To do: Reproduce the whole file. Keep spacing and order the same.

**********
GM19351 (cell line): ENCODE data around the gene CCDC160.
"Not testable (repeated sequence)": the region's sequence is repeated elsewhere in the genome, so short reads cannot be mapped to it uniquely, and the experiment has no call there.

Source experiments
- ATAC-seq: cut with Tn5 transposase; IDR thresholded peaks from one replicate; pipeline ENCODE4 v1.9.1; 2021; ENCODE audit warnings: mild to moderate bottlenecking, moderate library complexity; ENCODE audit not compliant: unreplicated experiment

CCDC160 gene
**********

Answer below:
GM19351 (cell line): ENCODE data around the gene CCDC160.
"Not testable (repeated sequence)": the region's sequence is repeated elsewhere in the genome, so short reads cannot be mapped to it uniquely, and the experiment has no call there.

Source experiments
- ATAC-seq: cut with Tn5 transposase; IDR thresholded peaks from one replicate; pipeline ENCODE4 v1.9.1; 2021; ENCODE audit warnings: mild to moderate bottlenecking, moderate library complexity; ENCODE audit not compliant: unreplicated experiment

CCDC160 gene